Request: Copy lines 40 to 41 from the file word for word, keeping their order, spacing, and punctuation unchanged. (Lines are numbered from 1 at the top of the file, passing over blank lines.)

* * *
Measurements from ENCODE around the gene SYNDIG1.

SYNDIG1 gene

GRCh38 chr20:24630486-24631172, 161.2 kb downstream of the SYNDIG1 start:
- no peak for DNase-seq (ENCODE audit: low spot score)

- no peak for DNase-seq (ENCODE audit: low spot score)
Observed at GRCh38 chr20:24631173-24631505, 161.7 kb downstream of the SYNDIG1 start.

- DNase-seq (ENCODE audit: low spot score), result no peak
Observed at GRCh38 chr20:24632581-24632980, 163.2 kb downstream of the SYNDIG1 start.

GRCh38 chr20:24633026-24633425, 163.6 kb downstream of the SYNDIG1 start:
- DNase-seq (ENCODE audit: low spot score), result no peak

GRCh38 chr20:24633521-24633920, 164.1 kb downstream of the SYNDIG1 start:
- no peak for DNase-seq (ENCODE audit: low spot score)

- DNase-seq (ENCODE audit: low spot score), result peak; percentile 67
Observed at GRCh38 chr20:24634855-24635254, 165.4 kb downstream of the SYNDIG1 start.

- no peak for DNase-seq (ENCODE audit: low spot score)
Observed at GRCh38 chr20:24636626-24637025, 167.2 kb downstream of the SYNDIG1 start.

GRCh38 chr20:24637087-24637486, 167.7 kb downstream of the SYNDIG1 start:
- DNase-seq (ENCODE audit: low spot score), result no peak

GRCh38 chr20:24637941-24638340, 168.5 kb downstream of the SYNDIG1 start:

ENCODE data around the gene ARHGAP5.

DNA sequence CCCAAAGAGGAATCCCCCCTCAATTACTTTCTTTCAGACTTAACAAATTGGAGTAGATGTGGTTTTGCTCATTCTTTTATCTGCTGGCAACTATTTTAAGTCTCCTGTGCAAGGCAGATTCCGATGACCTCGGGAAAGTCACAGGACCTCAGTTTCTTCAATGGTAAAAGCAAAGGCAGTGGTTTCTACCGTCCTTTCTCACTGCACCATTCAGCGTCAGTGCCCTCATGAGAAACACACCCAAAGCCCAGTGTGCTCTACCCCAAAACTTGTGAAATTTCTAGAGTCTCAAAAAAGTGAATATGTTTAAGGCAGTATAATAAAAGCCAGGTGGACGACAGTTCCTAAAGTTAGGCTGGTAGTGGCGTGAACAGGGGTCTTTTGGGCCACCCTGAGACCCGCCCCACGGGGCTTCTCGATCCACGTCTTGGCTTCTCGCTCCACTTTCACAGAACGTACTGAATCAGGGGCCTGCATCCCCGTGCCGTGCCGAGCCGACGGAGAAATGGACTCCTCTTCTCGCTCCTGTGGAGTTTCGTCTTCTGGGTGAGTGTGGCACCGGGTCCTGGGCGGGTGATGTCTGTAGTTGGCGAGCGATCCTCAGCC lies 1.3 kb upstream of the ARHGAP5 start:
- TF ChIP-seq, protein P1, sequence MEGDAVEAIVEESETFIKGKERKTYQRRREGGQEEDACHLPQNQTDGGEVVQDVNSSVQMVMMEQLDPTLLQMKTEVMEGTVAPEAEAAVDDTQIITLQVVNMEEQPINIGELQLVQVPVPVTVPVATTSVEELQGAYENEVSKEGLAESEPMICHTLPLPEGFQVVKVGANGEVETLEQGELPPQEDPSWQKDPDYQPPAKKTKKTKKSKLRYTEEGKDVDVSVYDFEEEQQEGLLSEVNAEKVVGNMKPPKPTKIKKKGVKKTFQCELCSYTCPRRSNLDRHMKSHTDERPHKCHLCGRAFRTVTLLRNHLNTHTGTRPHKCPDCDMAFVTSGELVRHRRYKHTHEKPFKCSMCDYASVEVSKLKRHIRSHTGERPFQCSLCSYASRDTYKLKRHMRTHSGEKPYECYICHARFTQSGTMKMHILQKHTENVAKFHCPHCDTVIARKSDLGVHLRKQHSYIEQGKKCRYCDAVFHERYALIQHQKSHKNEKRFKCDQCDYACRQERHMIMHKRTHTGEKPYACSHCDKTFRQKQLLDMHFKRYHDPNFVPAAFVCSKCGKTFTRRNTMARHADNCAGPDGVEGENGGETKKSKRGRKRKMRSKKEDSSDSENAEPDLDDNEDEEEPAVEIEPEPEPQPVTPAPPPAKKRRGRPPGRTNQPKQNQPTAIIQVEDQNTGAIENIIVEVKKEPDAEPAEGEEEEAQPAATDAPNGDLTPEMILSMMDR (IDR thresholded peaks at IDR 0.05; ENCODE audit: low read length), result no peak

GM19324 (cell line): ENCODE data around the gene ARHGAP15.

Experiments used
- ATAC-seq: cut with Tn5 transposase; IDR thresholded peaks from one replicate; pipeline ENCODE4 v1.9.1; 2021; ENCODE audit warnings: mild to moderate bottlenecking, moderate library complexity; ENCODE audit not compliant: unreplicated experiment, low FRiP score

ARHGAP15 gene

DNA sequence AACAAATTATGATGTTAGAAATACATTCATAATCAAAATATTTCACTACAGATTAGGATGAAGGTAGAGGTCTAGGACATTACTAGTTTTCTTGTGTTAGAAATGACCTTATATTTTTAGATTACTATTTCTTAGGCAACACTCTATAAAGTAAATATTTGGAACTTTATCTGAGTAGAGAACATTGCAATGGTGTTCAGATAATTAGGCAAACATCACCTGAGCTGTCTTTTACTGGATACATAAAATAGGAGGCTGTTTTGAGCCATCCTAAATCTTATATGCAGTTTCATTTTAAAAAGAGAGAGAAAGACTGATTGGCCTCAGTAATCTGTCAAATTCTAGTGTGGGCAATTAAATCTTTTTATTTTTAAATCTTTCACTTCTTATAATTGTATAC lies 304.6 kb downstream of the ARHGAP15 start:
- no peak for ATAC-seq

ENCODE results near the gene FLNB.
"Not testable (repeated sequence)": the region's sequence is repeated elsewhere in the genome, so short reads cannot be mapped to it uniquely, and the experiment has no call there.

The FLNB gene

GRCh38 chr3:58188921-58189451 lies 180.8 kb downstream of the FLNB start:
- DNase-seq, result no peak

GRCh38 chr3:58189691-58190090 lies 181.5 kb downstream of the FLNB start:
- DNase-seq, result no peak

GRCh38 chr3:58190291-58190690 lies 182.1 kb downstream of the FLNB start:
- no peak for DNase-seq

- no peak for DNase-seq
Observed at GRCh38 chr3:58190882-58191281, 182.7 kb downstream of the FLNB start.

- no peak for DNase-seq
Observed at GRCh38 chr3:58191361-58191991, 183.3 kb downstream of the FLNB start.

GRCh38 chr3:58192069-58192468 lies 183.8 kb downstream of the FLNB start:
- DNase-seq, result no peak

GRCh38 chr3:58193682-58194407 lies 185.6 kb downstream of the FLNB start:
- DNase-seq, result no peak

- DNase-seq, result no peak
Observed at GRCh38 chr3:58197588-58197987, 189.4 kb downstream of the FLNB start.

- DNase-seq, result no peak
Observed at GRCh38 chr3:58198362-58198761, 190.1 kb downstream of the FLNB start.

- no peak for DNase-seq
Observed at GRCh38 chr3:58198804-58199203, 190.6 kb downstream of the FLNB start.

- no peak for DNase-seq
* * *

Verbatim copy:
- no peak for DNase-seq
Observed at GRCh38 chr3:58191361-58191991, 183.3 kb downstream of the FLNB start.